Chief Medical Officer (CMO), Dr. Jacquiline Bisasor-McKenzie has said that with the prevalence of non-communicable diseases (NCDs) in Jamaica, people should continue eating healthy foods for sustainable health and well-being they affect almost every family.
She also encourages that Jamaicans pay careful attention to labels on food packages.
“What we eat is important in determining if we get these diseases. If we start paying attention to what we eat from we are young, it can lead to good health,” she said, adding that “we need to cut down on the sugary drinks and the salty foods.”
The CMO was speaking at an event in light of Caribbean Nutrition Day, held at the St. William Grant Park in downtown Kingston on Thursday (June 1).
The event was held under the theme ‘Healthy Eating Active Living: Read it Before You Eat It’. It exposed patrons to NCD screening, nutrition education, food demonstration and sampling, physical activity counselling and workout sessions, as well as entertainment.
Bisasor-McKenzie emphasised that children should be encouraged to eat healthy, and to avoid fried foods, arguing that adults should lead the way by consuming nutritious foods.
“That will help you to control sugar (diabetes) and blood pressure, if you have it, and to help you prevent it,” she added.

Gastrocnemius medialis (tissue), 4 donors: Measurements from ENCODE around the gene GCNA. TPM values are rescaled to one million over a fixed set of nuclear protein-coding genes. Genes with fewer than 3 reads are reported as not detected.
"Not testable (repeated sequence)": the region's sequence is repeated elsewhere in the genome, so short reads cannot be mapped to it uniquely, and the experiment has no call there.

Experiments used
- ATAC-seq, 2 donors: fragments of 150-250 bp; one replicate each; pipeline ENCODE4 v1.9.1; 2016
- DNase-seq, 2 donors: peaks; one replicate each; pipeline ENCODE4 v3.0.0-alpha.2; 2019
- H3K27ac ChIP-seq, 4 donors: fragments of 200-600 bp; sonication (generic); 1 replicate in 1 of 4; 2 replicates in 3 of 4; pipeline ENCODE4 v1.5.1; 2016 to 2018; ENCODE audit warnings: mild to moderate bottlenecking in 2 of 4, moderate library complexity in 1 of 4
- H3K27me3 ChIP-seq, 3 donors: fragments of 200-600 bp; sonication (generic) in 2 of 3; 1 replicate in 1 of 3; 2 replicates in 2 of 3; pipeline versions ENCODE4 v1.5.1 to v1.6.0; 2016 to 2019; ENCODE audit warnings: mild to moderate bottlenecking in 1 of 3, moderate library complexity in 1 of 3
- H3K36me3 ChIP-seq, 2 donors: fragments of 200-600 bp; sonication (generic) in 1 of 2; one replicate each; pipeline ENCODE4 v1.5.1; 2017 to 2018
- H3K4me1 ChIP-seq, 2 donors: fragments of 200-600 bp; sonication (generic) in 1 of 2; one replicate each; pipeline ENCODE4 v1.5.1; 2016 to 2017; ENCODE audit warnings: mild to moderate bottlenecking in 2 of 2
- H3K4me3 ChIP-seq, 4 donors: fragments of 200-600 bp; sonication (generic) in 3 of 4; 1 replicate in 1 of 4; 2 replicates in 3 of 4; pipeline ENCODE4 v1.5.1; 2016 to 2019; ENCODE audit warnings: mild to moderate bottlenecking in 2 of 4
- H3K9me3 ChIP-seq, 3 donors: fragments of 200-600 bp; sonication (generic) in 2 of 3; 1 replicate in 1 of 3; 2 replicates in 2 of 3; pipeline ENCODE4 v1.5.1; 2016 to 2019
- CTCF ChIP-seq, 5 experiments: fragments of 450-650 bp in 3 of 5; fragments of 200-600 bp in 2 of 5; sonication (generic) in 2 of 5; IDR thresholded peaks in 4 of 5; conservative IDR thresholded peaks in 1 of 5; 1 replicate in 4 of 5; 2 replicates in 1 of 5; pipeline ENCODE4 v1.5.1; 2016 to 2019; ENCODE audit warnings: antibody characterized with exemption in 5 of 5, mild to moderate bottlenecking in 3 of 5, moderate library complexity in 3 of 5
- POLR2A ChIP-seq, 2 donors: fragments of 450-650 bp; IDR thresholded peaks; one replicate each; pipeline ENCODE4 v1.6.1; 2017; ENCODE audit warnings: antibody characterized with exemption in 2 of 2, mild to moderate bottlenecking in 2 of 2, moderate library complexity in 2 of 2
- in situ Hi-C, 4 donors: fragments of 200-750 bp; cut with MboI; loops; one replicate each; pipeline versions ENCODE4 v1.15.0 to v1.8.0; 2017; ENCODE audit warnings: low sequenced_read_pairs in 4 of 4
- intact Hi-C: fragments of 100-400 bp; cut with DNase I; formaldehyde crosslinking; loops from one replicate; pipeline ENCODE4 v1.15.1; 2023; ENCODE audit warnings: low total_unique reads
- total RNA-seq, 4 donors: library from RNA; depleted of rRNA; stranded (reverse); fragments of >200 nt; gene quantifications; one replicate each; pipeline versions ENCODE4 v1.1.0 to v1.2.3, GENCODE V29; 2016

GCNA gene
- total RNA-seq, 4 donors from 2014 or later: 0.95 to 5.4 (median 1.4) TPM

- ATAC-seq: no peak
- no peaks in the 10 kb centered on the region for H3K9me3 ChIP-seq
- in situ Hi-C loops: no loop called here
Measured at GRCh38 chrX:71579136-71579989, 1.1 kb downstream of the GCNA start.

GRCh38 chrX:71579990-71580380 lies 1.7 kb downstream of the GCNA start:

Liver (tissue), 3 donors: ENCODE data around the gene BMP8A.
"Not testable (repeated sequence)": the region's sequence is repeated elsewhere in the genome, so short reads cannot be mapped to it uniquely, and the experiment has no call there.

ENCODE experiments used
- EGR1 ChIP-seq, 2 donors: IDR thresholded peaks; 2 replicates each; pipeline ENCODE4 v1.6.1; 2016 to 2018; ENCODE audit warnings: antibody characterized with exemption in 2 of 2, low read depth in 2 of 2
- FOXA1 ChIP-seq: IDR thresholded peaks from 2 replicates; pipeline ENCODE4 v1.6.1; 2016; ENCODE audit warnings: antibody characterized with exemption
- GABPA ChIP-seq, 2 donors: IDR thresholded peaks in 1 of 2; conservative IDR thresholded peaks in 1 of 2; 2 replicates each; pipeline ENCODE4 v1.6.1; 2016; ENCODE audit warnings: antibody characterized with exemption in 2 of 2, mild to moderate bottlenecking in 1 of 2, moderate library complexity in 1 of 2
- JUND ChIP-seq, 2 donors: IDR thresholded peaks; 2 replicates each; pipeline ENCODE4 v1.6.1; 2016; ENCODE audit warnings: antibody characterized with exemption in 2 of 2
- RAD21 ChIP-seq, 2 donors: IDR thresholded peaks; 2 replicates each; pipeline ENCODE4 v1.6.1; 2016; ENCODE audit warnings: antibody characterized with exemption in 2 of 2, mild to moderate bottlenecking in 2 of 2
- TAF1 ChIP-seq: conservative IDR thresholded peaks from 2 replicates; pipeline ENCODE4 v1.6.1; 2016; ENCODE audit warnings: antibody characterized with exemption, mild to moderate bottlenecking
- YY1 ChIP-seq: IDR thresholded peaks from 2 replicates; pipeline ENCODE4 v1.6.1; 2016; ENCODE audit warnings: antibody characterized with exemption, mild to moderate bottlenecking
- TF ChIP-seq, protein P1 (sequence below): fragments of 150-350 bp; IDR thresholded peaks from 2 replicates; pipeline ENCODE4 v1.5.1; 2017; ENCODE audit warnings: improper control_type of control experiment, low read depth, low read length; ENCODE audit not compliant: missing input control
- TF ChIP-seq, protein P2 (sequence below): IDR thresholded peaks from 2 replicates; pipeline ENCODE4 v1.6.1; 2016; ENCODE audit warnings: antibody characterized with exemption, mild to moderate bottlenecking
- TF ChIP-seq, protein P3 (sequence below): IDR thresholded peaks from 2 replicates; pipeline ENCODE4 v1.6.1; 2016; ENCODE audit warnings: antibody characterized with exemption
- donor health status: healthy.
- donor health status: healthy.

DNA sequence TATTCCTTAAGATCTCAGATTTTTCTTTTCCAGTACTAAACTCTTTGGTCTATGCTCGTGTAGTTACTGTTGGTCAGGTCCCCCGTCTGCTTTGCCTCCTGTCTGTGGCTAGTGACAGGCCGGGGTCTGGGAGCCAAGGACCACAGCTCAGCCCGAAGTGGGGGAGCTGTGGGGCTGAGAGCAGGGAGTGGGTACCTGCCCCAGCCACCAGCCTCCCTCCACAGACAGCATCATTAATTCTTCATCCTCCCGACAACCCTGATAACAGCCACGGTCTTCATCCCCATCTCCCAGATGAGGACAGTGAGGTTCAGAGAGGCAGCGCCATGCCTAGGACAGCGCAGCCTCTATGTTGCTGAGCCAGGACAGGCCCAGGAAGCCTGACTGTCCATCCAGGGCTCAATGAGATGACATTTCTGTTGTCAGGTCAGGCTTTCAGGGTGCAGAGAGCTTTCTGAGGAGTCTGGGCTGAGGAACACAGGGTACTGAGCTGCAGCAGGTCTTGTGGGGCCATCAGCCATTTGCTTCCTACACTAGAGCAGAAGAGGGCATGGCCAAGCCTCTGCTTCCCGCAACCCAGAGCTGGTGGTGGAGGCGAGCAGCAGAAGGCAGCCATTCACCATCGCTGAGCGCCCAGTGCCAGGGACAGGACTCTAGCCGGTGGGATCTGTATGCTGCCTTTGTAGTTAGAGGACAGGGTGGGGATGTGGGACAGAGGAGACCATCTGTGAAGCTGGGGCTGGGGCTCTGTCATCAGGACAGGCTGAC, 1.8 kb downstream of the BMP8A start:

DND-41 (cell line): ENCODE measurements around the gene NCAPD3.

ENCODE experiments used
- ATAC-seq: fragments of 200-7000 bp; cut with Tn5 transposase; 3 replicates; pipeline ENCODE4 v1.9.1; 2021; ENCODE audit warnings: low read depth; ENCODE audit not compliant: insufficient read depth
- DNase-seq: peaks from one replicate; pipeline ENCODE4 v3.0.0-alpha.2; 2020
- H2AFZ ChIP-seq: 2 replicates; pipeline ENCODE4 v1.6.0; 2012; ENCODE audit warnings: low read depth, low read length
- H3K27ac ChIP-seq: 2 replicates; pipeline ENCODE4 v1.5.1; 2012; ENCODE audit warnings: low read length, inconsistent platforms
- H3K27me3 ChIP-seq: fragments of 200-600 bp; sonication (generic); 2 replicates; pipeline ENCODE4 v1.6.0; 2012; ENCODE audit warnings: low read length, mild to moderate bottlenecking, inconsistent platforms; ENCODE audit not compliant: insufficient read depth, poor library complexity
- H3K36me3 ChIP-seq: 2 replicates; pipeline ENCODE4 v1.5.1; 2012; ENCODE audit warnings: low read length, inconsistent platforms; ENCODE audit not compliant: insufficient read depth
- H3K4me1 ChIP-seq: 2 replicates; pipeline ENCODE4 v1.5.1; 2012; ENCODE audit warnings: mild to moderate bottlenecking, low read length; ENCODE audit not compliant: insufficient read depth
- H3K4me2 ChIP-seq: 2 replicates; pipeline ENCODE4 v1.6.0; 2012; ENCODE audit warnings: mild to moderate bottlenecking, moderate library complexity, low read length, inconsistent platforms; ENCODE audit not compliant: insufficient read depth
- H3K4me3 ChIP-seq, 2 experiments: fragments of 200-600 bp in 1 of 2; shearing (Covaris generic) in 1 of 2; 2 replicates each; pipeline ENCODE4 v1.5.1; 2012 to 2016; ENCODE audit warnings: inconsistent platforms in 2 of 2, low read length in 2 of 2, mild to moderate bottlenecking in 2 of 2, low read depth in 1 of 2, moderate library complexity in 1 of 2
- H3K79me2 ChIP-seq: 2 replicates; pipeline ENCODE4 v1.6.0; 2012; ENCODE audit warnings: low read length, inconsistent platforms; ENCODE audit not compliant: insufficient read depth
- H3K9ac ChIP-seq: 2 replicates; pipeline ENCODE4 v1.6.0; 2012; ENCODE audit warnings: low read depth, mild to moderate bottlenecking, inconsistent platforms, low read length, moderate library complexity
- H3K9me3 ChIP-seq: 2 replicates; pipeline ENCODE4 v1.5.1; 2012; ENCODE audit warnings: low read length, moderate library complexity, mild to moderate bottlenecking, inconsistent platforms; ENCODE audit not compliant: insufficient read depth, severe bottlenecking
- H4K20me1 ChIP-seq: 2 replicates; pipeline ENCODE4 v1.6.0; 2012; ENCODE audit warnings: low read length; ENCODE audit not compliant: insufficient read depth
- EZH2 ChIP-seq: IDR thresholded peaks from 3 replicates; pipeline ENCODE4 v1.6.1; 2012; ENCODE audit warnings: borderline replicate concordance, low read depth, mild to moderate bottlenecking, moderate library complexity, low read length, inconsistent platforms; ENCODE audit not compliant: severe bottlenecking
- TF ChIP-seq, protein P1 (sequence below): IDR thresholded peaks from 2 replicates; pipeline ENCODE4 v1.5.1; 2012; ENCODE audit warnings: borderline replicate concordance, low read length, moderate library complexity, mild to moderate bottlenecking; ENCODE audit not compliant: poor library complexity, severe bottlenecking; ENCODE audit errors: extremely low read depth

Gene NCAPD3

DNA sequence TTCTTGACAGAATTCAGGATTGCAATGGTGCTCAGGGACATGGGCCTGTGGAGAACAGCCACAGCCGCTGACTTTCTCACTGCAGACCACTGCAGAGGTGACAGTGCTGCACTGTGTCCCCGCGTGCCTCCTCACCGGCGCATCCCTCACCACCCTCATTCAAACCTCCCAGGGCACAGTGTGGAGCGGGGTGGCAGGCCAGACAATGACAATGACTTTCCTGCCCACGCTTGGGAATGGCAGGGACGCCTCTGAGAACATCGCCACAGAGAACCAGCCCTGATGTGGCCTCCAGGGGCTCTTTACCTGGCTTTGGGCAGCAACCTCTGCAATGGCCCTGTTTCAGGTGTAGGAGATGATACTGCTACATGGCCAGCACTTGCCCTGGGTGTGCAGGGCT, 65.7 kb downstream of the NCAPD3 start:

She pointed out that with more physical activity, together with healthier eating habits, there will be a reduction of NCDs, popularly called lifestyle diseases, such as heart disease, hypertension (high blood pressure) and diabetes, noting that more than 70 per cent of deaths each year are due to NCDs.
In the coming weeks, the Ministry of Health and Wellness (MoHW) will be launching a campaign to pay attention to the contents of foods and assisting persons to read food labels, so that they know and understand exactly what is in the things that they eat and drink.
For her part, Dr. Simone Spence, director of Health Promotion and Protection in the MoHW, said that efforts are being made “to increase awareness and understanding among the population about what they are consuming, so that they can make healthier choices”.
Caribbean Nutrition Day is celebrated across the Caribbean region with the objective to promote increased consumption of fruits and vegetables and to encourage people to be more active, whether it is walking or some form of sporting activity.
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